Taking Action Against Scams: Beware of signing up for “free” money

Posted at 7:09 AM, Oct 19, 2012
and last updated 2012-10-19 07:09:11-04

As tuition costs rise, keeping college affordable is a challenge. 

Scammers are taking advantage of that.

Several young Americans often take jobs to pay their way or to help their parents foot the bill for school.

But some students are losing a lot more in a new scam.

Between paying for room and board, text books and social lives, many college kids are strapped for cash.

So when they hear of a way to get easy money, they are all ears, which is exactly what a crooked mortgage broker was banking on. 

“He used their good name and credit to obtain these properties,” says Don Washington, US Postal inspector.

The student investor was told they didn't have to put up any money, just the use of their credit.

“He would put renters in the properties and they could earn the residual income by just by signing on the dotted line,” says Washington.

When they signed the closing documents on the investment properties, the broker claimed the rent payments would pay for the bank loan.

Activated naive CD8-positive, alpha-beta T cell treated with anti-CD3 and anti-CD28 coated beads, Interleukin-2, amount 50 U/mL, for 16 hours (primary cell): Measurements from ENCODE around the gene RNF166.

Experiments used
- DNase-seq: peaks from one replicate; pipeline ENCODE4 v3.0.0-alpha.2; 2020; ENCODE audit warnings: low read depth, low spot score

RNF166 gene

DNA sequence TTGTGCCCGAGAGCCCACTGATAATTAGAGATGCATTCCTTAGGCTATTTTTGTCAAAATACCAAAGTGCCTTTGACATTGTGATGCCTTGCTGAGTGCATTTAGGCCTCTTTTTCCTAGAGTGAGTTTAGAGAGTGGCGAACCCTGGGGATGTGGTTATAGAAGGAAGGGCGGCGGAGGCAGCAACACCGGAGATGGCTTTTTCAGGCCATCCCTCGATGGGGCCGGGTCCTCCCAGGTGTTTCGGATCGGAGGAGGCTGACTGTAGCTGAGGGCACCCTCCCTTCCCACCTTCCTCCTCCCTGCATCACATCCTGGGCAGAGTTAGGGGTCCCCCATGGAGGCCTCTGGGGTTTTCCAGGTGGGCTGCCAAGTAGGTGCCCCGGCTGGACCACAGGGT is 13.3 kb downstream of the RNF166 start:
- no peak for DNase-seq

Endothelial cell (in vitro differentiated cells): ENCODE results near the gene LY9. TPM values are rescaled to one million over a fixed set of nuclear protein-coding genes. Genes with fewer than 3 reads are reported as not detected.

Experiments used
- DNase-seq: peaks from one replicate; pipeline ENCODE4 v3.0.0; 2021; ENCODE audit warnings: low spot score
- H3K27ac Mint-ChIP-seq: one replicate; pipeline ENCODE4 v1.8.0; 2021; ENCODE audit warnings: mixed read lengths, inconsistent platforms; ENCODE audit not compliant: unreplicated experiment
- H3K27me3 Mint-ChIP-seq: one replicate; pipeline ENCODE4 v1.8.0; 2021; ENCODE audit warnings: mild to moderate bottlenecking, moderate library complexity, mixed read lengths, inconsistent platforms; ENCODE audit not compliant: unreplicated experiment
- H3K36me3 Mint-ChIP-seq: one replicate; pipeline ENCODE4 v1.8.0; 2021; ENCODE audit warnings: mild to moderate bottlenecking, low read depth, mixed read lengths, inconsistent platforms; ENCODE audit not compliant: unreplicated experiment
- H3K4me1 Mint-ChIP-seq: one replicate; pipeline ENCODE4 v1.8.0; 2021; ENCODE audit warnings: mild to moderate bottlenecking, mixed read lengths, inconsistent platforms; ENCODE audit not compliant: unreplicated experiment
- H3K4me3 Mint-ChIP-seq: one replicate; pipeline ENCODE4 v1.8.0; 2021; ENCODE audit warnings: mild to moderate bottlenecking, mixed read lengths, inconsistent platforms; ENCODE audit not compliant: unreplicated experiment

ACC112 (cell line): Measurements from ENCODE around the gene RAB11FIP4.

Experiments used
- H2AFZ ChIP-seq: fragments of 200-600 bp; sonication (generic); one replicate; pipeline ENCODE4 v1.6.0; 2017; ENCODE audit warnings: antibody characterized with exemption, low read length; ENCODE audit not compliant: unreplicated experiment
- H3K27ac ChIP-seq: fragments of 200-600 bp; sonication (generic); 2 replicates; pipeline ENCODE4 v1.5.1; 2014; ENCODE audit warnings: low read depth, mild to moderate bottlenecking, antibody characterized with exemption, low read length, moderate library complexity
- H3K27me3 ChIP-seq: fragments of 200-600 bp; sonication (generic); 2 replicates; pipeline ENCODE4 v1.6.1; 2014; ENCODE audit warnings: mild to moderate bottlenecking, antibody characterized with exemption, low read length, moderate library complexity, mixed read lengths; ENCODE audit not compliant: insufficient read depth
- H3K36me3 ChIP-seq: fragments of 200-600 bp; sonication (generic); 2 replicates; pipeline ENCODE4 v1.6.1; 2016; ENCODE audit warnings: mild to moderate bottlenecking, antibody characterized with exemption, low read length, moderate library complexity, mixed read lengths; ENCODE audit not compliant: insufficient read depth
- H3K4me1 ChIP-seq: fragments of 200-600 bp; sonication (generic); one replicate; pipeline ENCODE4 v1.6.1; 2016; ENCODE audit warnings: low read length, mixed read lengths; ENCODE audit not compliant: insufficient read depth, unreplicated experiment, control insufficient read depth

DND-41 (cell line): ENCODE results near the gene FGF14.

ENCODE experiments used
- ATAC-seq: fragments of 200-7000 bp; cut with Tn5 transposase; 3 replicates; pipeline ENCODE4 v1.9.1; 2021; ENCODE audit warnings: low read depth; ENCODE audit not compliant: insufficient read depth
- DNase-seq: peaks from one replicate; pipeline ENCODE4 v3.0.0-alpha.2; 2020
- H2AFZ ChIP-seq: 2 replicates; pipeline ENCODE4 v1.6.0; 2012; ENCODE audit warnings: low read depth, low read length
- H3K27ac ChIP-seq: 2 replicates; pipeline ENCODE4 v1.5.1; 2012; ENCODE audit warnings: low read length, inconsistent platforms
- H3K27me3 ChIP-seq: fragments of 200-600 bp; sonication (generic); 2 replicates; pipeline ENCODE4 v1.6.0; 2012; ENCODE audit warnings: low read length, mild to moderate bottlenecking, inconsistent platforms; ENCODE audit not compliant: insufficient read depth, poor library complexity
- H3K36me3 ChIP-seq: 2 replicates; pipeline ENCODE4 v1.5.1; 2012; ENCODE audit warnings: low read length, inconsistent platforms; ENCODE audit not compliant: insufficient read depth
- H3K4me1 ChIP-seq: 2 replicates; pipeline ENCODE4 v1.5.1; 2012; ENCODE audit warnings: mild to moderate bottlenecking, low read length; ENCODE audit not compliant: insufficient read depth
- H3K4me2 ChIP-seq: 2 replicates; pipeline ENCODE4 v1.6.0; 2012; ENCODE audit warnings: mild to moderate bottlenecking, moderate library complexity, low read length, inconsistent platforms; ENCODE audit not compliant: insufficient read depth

“After a while, after the home appreciated he would sell the homes and split the profit with them. Sounded like a good idea to these young people,” says Washington.

The problem is he didn't pay the mortgage, the homes went into foreclosure. The scam created a credit nightmare for these college students.  Instead of building wealth, they were heading for bankruptcy.

“If you have the feeling that you have been scammed, you should check your credit no more than 30 days when something like this has happened,” says Washington.

Anyone can be a victim of mortgage fraud.

Inspectors recommend having an attorney look over your paperwork carefully before signing any loan.